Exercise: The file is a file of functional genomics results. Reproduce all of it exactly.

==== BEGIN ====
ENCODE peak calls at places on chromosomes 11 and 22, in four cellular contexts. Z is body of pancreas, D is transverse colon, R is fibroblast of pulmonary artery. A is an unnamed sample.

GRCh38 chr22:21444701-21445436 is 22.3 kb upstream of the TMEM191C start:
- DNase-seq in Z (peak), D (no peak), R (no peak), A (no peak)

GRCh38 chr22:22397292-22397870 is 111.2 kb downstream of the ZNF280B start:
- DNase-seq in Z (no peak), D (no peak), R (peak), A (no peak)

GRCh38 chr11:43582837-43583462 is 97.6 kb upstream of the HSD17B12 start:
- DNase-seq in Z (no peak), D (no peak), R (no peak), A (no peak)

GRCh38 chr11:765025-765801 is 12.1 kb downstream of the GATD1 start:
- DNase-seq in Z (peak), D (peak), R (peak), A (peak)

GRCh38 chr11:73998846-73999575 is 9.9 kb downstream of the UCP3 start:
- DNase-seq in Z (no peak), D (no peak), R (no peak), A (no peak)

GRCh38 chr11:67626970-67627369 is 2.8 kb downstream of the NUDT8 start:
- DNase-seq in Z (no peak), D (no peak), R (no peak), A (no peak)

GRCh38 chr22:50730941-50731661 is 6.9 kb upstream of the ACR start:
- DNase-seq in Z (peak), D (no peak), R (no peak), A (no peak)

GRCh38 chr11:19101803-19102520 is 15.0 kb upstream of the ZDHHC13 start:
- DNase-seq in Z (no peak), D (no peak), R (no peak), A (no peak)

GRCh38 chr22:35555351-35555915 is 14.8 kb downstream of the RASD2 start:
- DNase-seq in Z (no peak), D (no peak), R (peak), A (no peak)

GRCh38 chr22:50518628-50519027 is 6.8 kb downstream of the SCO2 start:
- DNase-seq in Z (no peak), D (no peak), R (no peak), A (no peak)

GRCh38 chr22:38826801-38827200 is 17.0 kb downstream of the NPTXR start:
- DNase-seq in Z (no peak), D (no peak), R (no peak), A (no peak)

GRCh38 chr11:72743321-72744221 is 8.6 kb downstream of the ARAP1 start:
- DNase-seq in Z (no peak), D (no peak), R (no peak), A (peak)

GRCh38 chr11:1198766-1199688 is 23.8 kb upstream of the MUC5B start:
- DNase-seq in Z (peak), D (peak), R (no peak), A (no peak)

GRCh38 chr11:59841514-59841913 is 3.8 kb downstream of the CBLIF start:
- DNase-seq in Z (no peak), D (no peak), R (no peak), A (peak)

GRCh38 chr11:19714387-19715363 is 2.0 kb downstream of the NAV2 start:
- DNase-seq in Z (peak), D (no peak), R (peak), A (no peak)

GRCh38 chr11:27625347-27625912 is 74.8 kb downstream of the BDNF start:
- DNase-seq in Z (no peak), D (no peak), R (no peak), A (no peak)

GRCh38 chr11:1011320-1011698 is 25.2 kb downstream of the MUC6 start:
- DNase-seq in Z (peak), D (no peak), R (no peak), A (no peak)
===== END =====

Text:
ENCODE peak calls at places on chromosomes 11 and 22, in four cellular contexts. Z is body of pancreas, D is transverse colon, R is fibroblast of pulmonary artery. A is an unnamed sample.

GRCh38 chr22:21444701-21445436 is 22.3 kb upstream of the TMEM191C start:
- DNase-seq in Z (peak), D (no peak), R (no peak), A (no peak)

GRCh38 chr22:22397292-22397870 is 111.2 kb downstream of the ZNF280B start:
- DNase-seq in Z (no peak), D (no peak), R (peak), A (no peak)

GRCh38 chr11:43582837-43583462 is 97.6 kb upstream of the HSD17B12 start:
- DNase-seq in Z (no peak), D (no peak), R (no peak), A (no peak)

GRCh38 chr11:765025-765801 is 12.1 kb downstream of the GATD1 start:
- DNase-seq in Z (peak), D (peak), R (peak), A (peak)

GRCh38 chr11:73998846-73999575 is 9.9 kb downstream of the UCP3 start:
- DNase-seq in Z (no peak), D (no peak), R (no peak), A (no peak)

GRCh38 chr11:67626970-67627369 is 2.8 kb downstream of the NUDT8 start:
- DNase-seq in Z (no peak), D (no peak), R (no peak), A (no peak)

GRCh38 chr22:50730941-50731661 is 6.9 kb upstream of the ACR start:
- DNase-seq in Z (peak), D (no peak), R (no peak), A (no peak)

GRCh38 chr11:19101803-19102520 is 15.0 kb upstream of the ZDHHC13 start:
- DNase-seq in Z (no peak), D (no peak), R (no peak), A (no peak)

GRCh38 chr22:35555351-35555915 is 14.8 kb downstream of the RASD2 start:
- DNase-seq in Z (no peak), D (no peak), R (peak), A (no peak)

GRCh38 chr22:50518628-50519027 is 6.8 kb downstream of the SCO2 start:
- DNase-seq in Z (no peak), D (no peak), R (no peak), A (no peak)

GRCh38 chr22:38826801-38827200 is 17.0 kb downstream of the NPTXR start:
- DNase-seq in Z (no peak), D (no peak), R (no peak), A (no peak)

GRCh38 chr11:72743321-72744221 is 8.6 kb downstream of the ARAP1 start:
- DNase-seq in Z (no peak), D (no peak), R (no peak), A (peak)

GRCh38 chr11:1198766-1199688 is 23.8 kb upstream of the MUC5B start:
- DNase-seq in Z (peak), D (peak), R (no peak), A (no peak)

GRCh38 chr11:59841514-59841913 is 3.8 kb downstream of the CBLIF start:
- DNase-seq in Z (no peak), D (no peak), R (no peak), A (peak)

GRCh38 chr11:19714387-19715363 is 2.0 kb downstream of the NAV2 start:
- DNase-seq in Z (peak), D (no peak), R (peak), A (no peak)

GRCh38 chr11:27625347-27625912 is 74.8 kb downstream of the BDNF start:
- DNase-seq in Z (no peak), D (no peak), R (no peak), A (no peak)

GRCh38 chr11:1011320-1011698 is 25.2 kb downstream of the MUC6 start:
- DNase-seq in Z (peak), D (no peak), R (no peak), A (no peak)